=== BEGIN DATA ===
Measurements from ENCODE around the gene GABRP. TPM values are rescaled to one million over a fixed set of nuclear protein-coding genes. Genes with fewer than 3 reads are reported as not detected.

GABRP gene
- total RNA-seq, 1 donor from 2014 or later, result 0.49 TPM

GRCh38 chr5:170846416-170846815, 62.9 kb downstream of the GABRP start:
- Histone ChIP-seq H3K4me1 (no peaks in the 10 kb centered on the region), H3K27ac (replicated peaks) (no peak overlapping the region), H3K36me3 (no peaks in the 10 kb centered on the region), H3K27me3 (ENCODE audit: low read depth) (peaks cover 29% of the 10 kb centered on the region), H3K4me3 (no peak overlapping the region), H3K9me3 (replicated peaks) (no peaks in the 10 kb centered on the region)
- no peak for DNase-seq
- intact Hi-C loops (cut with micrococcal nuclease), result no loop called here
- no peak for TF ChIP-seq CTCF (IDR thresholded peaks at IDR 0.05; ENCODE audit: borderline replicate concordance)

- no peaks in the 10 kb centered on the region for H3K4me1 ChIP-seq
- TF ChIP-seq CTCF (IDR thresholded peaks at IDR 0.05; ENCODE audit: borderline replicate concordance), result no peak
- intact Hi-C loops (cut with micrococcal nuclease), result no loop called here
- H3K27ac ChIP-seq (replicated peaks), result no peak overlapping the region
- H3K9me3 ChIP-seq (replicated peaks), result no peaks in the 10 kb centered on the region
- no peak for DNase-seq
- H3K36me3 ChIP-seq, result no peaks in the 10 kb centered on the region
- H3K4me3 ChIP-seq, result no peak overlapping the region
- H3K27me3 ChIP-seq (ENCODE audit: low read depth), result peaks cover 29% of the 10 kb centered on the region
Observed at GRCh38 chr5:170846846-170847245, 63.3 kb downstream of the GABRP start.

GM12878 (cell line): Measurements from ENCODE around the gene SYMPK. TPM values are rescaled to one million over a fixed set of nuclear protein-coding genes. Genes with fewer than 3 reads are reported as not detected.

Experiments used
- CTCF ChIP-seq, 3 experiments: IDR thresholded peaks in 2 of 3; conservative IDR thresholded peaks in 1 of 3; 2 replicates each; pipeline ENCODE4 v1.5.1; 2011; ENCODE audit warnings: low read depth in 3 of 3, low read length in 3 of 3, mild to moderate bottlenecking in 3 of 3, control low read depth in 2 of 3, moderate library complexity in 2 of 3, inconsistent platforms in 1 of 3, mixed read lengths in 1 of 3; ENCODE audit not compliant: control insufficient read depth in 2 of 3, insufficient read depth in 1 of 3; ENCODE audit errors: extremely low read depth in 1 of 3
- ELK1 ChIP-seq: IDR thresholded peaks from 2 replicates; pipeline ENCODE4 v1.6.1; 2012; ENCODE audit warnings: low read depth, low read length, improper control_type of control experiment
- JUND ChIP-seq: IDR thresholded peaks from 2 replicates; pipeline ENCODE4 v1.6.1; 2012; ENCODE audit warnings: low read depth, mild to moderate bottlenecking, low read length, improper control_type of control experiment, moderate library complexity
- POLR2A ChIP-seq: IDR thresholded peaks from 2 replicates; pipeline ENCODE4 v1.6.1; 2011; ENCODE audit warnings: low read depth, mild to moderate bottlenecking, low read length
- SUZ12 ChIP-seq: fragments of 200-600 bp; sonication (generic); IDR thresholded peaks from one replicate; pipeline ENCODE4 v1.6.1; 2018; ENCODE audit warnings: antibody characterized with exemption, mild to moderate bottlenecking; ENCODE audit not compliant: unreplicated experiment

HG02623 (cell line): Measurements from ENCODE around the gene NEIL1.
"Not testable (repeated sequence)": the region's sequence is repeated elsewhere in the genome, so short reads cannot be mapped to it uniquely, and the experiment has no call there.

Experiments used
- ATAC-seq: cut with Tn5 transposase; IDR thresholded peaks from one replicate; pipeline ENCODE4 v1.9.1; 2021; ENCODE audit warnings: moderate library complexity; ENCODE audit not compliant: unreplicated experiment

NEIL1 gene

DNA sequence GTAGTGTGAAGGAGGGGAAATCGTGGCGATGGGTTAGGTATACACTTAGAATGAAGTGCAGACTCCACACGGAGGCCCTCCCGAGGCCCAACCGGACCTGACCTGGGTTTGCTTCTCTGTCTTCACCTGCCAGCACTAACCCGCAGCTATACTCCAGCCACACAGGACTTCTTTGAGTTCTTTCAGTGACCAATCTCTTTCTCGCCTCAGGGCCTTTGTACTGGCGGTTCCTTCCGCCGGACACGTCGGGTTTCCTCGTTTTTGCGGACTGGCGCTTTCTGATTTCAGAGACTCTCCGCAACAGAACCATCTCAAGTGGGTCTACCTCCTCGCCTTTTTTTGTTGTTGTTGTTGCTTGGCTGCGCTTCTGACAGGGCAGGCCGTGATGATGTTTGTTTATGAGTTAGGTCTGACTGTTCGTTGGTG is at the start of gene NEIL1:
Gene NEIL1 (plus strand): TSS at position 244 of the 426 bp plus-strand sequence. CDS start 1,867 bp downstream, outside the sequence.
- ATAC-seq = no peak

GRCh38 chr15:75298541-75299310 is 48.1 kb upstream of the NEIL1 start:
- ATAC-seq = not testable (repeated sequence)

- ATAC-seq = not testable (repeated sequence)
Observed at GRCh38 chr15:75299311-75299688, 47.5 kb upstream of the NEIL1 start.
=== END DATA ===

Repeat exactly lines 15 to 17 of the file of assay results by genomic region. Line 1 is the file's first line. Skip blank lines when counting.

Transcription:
- H3K36me3 ChIP-seq, result no peaks in the 10 kb centered on the region
- H3K4me3 ChIP-seq, result no peak overlapping the region
- H3K27me3 ChIP-seq (ENCODE audit: low read depth), result peaks cover 29% of the 10 kb centered on the region